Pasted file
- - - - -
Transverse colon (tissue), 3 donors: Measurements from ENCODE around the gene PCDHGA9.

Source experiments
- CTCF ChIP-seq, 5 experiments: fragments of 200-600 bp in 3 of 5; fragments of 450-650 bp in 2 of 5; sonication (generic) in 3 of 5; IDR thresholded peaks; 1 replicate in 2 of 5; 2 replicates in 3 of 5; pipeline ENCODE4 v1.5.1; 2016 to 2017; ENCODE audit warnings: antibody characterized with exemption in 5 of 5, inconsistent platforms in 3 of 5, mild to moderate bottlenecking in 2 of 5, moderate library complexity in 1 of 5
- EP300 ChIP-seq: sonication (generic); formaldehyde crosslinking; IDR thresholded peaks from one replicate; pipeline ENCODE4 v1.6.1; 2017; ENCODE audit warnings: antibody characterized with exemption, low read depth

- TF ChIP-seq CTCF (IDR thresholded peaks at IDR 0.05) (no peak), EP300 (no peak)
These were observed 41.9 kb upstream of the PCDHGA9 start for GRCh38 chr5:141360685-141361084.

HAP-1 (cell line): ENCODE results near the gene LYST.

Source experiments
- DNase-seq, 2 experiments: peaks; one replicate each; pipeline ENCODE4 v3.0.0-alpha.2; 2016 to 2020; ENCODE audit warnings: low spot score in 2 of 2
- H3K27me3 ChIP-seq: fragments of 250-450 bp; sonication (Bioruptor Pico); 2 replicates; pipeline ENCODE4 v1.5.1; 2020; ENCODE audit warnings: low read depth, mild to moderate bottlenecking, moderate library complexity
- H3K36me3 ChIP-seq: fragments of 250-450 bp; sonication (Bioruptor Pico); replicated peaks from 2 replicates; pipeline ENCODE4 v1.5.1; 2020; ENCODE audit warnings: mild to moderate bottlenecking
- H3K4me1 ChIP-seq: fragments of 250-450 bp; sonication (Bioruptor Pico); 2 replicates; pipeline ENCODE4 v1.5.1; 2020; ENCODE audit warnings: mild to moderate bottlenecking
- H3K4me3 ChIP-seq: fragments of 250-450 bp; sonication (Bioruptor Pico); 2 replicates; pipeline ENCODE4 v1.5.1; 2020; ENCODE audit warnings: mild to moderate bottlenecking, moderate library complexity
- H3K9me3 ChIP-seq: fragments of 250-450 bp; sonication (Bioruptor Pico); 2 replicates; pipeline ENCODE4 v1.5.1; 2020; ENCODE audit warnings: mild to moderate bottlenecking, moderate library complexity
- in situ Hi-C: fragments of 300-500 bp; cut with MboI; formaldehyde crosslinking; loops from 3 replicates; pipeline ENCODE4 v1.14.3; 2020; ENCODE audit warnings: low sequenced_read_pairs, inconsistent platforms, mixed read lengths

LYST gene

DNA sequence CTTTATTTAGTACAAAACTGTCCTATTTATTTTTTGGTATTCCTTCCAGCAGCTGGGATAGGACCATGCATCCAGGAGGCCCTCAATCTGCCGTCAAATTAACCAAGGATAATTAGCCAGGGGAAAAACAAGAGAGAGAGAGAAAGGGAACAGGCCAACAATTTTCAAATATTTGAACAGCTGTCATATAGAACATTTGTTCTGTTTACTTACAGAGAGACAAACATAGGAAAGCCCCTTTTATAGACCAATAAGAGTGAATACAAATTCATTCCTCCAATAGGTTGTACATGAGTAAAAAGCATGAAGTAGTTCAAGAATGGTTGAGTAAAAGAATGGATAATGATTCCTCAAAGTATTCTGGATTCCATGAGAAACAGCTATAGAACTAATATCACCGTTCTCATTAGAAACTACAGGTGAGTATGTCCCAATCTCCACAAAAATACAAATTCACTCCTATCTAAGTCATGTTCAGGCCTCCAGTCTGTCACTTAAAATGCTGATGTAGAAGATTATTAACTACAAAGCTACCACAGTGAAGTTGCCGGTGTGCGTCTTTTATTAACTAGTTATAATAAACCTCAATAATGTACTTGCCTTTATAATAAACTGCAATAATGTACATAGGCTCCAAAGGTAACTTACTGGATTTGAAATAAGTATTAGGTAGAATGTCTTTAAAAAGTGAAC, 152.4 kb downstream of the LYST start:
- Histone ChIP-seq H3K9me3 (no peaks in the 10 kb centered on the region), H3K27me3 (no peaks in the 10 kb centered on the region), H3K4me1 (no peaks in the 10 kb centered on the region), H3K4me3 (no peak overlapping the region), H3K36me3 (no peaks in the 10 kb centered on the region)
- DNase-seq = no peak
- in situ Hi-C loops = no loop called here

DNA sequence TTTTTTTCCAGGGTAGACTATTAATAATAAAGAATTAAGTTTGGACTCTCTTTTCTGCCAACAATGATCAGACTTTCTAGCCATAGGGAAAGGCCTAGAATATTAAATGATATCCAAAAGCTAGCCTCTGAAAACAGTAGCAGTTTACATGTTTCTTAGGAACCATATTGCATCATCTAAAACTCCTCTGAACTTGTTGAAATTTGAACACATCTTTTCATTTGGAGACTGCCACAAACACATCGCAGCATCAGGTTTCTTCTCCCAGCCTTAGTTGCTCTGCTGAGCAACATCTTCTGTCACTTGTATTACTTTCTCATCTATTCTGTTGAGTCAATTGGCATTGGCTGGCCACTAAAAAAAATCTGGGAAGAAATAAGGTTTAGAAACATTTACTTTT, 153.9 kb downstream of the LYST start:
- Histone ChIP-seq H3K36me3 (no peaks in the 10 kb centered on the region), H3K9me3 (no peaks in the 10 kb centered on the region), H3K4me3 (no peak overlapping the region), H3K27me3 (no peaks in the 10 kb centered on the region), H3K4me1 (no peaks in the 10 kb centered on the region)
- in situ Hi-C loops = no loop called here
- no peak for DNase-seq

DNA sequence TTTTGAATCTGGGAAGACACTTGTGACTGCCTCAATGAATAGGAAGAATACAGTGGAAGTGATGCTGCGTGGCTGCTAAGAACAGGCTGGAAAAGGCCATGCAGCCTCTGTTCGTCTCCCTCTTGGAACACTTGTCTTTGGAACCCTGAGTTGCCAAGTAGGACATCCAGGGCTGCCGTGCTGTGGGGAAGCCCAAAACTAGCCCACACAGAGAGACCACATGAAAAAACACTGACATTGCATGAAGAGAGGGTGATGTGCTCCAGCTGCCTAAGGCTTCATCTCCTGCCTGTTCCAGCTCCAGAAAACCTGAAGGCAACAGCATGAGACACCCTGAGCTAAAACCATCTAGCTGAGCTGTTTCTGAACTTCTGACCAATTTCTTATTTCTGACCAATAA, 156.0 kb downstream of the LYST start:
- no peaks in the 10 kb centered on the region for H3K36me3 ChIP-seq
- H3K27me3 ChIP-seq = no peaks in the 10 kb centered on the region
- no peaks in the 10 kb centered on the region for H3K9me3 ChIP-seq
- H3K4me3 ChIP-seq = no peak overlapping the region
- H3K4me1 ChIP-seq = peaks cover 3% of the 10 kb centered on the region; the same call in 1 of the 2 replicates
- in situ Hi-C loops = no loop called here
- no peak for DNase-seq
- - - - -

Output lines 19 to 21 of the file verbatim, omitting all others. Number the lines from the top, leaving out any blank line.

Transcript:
- DNase-seq = no peak
- in situ Hi-C loops = no loop called here

DNA sequence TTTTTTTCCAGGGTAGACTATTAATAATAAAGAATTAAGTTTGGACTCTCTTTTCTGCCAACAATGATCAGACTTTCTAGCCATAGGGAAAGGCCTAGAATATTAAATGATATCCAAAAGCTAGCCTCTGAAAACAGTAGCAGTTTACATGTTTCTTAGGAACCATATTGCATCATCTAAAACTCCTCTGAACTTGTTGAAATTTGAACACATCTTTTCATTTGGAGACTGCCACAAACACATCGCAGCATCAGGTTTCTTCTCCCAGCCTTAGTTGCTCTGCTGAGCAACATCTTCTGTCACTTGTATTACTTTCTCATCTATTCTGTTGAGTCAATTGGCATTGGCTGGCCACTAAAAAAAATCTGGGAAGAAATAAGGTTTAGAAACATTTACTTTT, 153.9 kb downstream of the LYST start: